“A few months ago, a sage came from Salonika. He brought his wisdom, and he also brought along this song"
When Bilhah walks into the scribes’ quarters the next morning, Yasemin hands her a small piece of parchment.
“Read it and begin to devise a response,” she orders.
Bilhah looks up at the woman. Her skin is smooth and youthful, but she has crow’s feet around her eyes. How long has she lived here? She looks down at the parchment. The text is in Arabic.
She glances up again, tries to read the expression on Yasemin’s face, but it is expressionless. The room is suddenly hot. Yasemin’s shadow lies across the parchment, and even when Bilhah looks down, she feels the woman’s presence, a warmth, the faintest sound of her breathing in and out, the rustle of her silk dress as she stands, waiting for Bilhah’s response.
Her mind works furiously. She could take a pen and pretend to begin, try to begin, but the letters, even with the lessons from Aisha — are still a jumble in her mind. She could bend over the page for a minute or two and then feign illness: a fainting fit or start clutching her stomach. She could excuse herself, slip the parchment up her wide sleeve, and run in search of Aisha.
Yasemin does not move. She stands over her, waiting.
Someone standing over her. The shadow of a person, looming up beside her, slowly congealing into leathery skin and dark eyes and wide, strong palm. The sudden smell. Papa — oil, ink, stale sweat, anger. Her own hailstorm of fear and fury, fury and fear. A spark of recklessness at the thought of defying him, running, hurling something, anything. The deadness that spread over her limbs, that stopped her from running, speaking even, until even breath was unnatural.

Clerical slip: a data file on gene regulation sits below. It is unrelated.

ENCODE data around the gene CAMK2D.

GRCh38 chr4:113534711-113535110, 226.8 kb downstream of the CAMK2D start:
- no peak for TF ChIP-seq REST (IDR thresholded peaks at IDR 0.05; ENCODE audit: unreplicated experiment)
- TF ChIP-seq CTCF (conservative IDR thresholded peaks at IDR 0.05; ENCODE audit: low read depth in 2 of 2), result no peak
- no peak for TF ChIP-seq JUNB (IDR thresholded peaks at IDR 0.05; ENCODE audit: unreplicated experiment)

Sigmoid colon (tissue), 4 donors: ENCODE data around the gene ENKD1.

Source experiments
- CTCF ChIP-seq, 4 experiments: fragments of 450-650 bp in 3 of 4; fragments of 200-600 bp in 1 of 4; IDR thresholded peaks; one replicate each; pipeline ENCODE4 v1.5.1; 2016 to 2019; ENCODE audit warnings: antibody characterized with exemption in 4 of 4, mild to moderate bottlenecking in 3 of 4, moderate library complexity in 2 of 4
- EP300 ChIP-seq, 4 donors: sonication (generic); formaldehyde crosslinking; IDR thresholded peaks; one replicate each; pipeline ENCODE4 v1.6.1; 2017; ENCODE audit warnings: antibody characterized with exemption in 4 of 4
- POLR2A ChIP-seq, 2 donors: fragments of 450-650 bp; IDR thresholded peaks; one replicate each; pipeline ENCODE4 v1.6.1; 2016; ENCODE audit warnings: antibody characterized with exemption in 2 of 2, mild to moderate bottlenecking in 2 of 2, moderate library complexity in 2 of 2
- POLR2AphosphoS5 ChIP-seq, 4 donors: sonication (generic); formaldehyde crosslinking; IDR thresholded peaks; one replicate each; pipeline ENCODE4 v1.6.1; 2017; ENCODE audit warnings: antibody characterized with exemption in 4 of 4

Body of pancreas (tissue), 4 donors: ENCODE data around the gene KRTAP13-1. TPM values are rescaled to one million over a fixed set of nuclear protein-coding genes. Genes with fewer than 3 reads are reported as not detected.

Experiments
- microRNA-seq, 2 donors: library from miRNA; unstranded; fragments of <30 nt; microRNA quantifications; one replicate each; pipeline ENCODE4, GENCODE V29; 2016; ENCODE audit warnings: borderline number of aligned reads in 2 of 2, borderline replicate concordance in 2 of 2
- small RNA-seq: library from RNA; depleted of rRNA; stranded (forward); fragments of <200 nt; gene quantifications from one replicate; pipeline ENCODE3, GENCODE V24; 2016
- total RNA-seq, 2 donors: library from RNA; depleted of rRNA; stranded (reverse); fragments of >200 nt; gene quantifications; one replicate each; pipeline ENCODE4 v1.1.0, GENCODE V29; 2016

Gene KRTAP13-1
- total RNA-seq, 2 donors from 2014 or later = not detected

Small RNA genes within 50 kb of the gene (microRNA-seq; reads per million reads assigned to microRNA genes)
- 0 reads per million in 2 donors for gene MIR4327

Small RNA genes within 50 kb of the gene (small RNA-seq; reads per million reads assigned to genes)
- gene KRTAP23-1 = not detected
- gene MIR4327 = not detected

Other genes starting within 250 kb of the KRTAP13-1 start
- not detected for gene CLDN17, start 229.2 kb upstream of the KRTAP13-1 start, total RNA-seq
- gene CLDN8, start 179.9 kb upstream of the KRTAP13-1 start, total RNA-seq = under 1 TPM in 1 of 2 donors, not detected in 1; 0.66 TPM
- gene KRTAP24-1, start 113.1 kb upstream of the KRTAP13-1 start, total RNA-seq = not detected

Bilhah grasps her hands together to stop them shaking. She swallows and looks up and gives Yasemin a wide smile. “Perhaps you can tell me some of the background of the piece, so that I can compose a response that is commensurate to the writer’s station.”
Yasemin dips her head. “Of course. That is a wise request.”
Her voice is not harsh. It is low and mellifluous. But that may be misleading.
Yasemin continues. “This was written by none other than the Sultan himself.”
“But as you will see, it does not concern itself with laws and military matters, or with matters of administration. It is a matter of the heart, and that is why it is here, among the women’s quarters.”
Bilhah places her finger on the parchment, moving it along the line. Right to left. Like the Holy Tongue. Sultan Suleiman the lawmaker. Suleiman the Magnificent. He is more a deity than a man.
She takes another break. Soon enough, Yasemin will leave her in peace. And then she will think of something, anything. And in the meantime, she will make as if she is reading, pausing over certain words so as to consider its meaning and nuances and associations.
Dizziness comes over her. She could, in truth, clutch at her head or pound her chest, for the pain fills her. If she fails, she may be thrown out of the palace. And for all its complications, she is safe here.
It is said that her caravan of new odalisques has already found favor with the senior women here. They are unlikely to want her to be killed or banished.
What would he have written, this great man?